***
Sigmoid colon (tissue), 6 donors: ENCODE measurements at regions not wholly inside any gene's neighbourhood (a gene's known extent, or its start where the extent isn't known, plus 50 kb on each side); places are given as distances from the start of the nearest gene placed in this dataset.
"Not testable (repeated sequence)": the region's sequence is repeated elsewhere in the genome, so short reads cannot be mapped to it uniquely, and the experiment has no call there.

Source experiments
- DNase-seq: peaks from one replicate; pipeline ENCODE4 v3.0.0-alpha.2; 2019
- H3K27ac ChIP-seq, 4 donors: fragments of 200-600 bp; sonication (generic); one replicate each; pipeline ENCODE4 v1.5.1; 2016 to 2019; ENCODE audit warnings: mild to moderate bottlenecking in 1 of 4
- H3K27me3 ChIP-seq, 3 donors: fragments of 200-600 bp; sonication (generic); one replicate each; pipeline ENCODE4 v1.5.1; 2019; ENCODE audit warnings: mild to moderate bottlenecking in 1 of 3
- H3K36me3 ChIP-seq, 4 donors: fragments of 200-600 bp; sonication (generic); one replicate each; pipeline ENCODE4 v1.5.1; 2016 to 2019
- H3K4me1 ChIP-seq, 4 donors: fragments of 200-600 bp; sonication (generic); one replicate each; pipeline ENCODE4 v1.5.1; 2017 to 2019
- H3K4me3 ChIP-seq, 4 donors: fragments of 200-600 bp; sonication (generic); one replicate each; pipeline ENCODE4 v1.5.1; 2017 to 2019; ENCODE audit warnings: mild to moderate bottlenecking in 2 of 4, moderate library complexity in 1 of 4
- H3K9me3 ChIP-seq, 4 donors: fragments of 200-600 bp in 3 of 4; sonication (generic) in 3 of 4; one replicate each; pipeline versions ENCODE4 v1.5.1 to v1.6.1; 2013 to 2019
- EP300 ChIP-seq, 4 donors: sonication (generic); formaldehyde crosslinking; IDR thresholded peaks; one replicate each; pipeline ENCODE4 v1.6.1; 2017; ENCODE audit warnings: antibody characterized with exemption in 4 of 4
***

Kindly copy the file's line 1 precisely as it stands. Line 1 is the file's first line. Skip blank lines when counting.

Sigmoid colon (tissue), 6 donors: ENCODE measurements at regions not wholly inside any gene's neighbourhood (a gene's known extent, or its start where the extent isn't known, plus 50 kb on each side); places are given as distances from the start of the nearest gene placed in this dataset.